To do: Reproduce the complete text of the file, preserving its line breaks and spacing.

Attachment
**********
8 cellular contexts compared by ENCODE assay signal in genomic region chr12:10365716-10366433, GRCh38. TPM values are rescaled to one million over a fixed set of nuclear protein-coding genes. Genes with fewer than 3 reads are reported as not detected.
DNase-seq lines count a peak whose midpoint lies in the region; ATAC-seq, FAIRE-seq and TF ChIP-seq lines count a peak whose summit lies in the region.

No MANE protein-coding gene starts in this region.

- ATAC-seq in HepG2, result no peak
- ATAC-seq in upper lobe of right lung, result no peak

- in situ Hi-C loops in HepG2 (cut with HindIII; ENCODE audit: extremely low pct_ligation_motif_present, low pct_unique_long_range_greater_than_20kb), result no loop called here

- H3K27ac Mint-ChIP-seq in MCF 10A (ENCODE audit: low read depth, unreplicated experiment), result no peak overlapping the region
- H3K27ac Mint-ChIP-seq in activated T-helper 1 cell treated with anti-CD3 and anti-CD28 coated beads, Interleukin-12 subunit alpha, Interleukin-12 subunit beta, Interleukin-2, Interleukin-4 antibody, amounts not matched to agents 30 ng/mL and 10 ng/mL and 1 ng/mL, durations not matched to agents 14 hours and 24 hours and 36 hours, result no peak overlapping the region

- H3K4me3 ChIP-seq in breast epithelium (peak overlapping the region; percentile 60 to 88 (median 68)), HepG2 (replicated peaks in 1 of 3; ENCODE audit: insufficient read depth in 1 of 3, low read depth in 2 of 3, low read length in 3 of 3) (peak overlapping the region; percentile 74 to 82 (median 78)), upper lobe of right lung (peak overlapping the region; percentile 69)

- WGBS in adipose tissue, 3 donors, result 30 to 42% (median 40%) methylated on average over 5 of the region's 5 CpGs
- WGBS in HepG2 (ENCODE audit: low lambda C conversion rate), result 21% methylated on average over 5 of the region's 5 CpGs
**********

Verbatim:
8 cellular contexts compared by ENCODE assay signal in genomic region chr12:10365716-10366433, GRCh38. TPM values are rescaled to one million over a fixed set of nuclear protein-coding genes. Genes with fewer than 3 reads are reported as not detected.
DNase-seq lines count a peak whose midpoint lies in the region; ATAC-seq, FAIRE-seq and TF ChIP-seq lines count a peak whose summit lies in the region.

No MANE protein-coding gene starts in this region.

- ATAC-seq in HepG2, result no peak
- ATAC-seq in upper lobe of right lung, result no peak

- in situ Hi-C loops in HepG2 (cut with HindIII; ENCODE audit: extremely low pct_ligation_motif_present, low pct_unique_long_range_greater_than_20kb), result no loop called here

- H3K27ac Mint-ChIP-seq in MCF 10A (ENCODE audit: low read depth, unreplicated experiment), result no peak overlapping the region
- H3K27ac Mint-ChIP-seq in activated T-helper 1 cell treated with anti-CD3 and anti-CD28 coated beads, Interleukin-12 subunit alpha, Interleukin-12 subunit beta, Interleukin-2, Interleukin-4 antibody, amounts not matched to agents 30 ng/mL and 10 ng/mL and 1 ng/mL, durations not matched to agents 14 hours and 24 hours and 36 hours, result no peak overlapping the region

- H3K4me3 ChIP-seq in breast epithelium (peak overlapping the region; percentile 60 to 88 (median 68)), HepG2 (replicated peaks in 1 of 3; ENCODE audit: insufficient read depth in 1 of 3, low read depth in 2 of 3, low read length in 3 of 3) (peak overlapping the region; percentile 74 to 82 (median 78)), upper lobe of right lung (peak overlapping the region; percentile 69)

- WGBS in adipose tissue, 3 donors, result 30 to 42% (median 40%) methylated on average over 5 of the region's 5 CpGs
- WGBS in HepG2 (ENCODE audit: low lambda C conversion rate), result 21% methylated on average over 5 of the region's 5 CpGs